The Sanctity of Life.

From: The Creed of Kinship (1935)
Author: Henry S. Salt
Published: Constable & Co Ltd 1935 London


Cannibals? Who is not a cannibal?” (HERMAN MELVILLE.)

  It is rather surprising to learn, and on good authority, that the discoveries made by the great botanist, Sir J. C. Bose, showing that plants in their due degree have a heart, are capable of an undreamt-of sensitivity, and can give vocal, though to us inaudible, expression to their “feelings”—that these discoveries are producing doubt and hesitation in some vegetarian quarters, and even causing the question to be asked whether they do not upset the foundation on which the akreophagist creed is based. If we cannot escape the necessity of killing plants, plants thus highly organised, why, it is asked, should we restrict ourselves to a vegetable diet—why not kill and eat animals also?

  It seems to me that a little consideration will show this solicitude, if it really is felt, to be entirely needless, and to be due, in fact, to a complete misunderstanding of the relation in which vegetarians stand toward the whole problem of diet.

  First, it is worth observing that there is nothing new in the idea that plants are thus endowed with hearts and feelings; the novelty lies in the scientific confirmation of what has hitherto been only a surmise of poets and sages. These are the words of the Earth in Shelley’s great poem, Prometheus Unbound:

“I am the Earth,
Thy Mother; she within whose stony veins,
To the last fibre of the loftiest tree,
Whose thin leaves trembled in the frozen air,
Joy ran, as blood within a living frame.”

  And what the poet instinctively divined, the sage has dimly apprehended; as when Edward Carpenter wrote that the cabbage “may inaudibly scream” when pulled from the ground. The notion, indeed, has been not infrequently used by opponents of diet-reform in the hope of thereby making vegetarianism appear ridiculous. Over a quarter-century ago I had to devote a page or two of my Logic of Vegetarianism to the Science Jottings of Dr. Andrew Wilson, wherein he argued that as the tissues of plants contain living protoplasm, the consistent vegetarian “must no longer kill a cabbage,” since he holds “that you have no right to kill any living thing for food.”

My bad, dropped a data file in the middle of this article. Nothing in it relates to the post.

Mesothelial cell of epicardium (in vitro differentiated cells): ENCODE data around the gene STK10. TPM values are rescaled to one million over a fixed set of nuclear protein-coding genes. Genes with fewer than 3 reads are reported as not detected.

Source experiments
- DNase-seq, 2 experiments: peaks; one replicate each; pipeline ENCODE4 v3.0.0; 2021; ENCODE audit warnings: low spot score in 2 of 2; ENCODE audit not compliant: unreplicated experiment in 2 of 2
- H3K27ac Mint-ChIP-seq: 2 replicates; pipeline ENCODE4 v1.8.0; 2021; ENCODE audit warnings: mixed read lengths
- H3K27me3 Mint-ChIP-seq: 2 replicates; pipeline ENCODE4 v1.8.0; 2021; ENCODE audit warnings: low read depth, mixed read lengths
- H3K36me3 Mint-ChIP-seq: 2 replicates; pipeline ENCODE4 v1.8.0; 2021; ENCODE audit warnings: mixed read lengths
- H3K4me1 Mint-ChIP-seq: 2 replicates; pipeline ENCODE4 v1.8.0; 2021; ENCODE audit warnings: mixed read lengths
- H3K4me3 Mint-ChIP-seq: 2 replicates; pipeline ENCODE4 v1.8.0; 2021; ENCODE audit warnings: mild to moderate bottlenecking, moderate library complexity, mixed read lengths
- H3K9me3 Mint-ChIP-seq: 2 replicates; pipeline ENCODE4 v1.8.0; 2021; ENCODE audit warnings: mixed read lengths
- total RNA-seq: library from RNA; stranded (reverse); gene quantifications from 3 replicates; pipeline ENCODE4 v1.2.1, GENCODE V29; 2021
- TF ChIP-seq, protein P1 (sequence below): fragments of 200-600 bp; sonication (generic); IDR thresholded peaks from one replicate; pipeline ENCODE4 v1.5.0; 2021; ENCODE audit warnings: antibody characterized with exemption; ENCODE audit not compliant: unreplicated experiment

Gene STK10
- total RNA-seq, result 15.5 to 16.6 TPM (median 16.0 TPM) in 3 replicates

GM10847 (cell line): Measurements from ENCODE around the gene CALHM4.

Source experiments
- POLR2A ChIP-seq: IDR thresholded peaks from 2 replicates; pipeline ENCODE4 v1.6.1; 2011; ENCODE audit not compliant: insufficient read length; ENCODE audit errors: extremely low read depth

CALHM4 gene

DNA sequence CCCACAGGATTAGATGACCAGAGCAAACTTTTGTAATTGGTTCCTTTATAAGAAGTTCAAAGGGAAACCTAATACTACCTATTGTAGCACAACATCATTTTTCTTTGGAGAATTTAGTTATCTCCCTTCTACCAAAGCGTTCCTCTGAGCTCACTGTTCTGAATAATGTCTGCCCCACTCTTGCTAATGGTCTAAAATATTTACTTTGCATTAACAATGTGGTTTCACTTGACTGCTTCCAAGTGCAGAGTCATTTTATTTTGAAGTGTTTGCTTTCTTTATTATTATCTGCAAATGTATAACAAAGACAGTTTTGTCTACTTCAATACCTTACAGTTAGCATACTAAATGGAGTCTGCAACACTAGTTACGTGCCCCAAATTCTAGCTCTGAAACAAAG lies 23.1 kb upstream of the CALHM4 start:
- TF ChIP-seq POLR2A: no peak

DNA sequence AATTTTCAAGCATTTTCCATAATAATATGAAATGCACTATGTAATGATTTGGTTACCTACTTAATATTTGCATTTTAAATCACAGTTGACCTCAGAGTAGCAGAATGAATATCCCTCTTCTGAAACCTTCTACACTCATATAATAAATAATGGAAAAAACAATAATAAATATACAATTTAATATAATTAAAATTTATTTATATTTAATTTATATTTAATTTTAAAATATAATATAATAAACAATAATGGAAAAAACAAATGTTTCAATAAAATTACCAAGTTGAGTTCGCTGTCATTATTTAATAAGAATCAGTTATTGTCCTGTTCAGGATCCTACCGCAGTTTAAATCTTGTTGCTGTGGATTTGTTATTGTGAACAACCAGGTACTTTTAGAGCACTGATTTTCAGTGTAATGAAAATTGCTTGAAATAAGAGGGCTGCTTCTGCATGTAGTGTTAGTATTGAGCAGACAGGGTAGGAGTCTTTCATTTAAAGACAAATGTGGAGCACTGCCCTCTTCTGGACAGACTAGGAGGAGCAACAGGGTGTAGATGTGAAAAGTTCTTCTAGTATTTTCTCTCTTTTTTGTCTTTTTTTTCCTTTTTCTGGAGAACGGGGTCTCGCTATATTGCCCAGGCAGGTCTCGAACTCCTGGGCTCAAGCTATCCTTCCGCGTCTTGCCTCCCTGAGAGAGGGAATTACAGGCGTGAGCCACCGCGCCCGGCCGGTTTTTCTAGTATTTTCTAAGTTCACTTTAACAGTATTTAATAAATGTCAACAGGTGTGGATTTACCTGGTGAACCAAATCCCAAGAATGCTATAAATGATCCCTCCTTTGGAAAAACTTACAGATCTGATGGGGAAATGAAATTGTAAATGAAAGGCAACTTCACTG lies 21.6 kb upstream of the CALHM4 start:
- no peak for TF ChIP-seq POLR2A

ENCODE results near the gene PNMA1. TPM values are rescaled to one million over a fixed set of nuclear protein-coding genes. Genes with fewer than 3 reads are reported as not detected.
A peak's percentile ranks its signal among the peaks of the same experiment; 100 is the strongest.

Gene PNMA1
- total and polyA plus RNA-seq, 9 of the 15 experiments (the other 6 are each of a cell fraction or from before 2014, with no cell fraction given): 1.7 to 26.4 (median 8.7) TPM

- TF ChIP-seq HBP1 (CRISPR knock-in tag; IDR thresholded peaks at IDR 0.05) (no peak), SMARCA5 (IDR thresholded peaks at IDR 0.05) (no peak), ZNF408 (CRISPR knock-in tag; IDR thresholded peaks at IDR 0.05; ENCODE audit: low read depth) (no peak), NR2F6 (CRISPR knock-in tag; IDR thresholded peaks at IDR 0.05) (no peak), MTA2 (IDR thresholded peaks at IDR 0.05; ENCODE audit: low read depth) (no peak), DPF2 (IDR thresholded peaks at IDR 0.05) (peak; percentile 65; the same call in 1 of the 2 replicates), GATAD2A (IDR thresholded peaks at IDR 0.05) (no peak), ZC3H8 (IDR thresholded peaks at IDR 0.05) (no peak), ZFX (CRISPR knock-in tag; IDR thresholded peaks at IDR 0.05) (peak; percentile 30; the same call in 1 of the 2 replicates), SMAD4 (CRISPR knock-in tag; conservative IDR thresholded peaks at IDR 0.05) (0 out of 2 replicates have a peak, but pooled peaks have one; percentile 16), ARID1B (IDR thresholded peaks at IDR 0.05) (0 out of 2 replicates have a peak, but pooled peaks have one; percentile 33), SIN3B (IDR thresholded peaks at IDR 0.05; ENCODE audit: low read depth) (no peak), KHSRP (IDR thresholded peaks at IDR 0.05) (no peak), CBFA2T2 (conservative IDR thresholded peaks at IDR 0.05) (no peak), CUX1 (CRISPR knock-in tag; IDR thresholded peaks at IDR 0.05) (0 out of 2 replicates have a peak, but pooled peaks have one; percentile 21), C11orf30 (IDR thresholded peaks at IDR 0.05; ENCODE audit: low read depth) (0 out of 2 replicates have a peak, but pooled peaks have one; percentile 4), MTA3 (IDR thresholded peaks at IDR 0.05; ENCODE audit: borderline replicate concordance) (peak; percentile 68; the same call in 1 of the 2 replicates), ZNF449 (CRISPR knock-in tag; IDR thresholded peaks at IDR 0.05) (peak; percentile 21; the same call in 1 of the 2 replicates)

Now if vegetarians were really thus aiming at perfection, and if they believed it to be an immediate possibility to “take no life” whatsoever, even the lowliest forms, as in the tissues of plants, then certainly they would have cause to be disturbed by Sir J. C. Bose’s discoveries; but when did vegetarianism ever involve the holding of such a creed? The aim of a vegetarian has always been, not some distant and at present unattainable ideal, but the actual avoidance of the very gross cruelties associated with the orthodox diet. To be “consistent” does not mean that we must attain to perfection; it means that we must do all we can. In diet, as in other matters, the question of degree is all-important; it is not the absolutely best- the ideal, perhaps, of a far future- that is demanded of us, but loyalty to the humane ethic which is possible here and now.

  It is, in fact, a theme for humorous rather than serious treatment, and the most fitting answer to those who put forward the “spare the-cabbage” argument is to ask them what is their moral objection to cannibalism? If the question of greater or lesser sensibility is to be disregarded, the Man may as justly be cooked and eaten as the Ox. If the fact that plants have some sensation, justifies the killing of animals who have much more, kreophagy in its tum might excuse cannibalism.

  Obviously a recognition of degrees in morals is essential to any right conclusions. There is for us, at present, no possibility of avoiding, in some form or other, the taking of life; it is the avoidance of taking life unnecessarily that is our aim; and not of any and all life, but of the higher, the more sensitive, and the more developed. The grosser sorts of barbarism must be the first to be removed.

  The sum of the whole matter is expressed in a letter of Sir J. C. Bose himself, from which I am permitted to quote. It is a reply to a correspondent who had questioned him about our use of plants for human food. “The cause of humanitarianism,” he wrote, “can only be advanced by change of spirit, and not by making fun of people who feel compassion for the suffering of animals, greatly accentuated by terror when they are being done to death. Obviously, plants do not suffer from this terror, their nervous structure, where present, being far more rudimentary.” No statement could be more authoritative or more conclusive.

  But the fact of our present imperfection does not at all preclude us from looking forward to the future, and to the possibilities of still further humanising the diet of mankind. It is likely, even certain, that a fruit-diet will come more and more into favour; and who can doubt that invention will be busy in foods as in other things? I have quoted from Shelley’s prophetic poem. Is it not worthy of remark that the singer who, above all others, felt that not men and animals only, but plants and even rocks and stones have vitality, was the one who proclaimed in no uncertain tone the horror and cruelty of flesh-eating?

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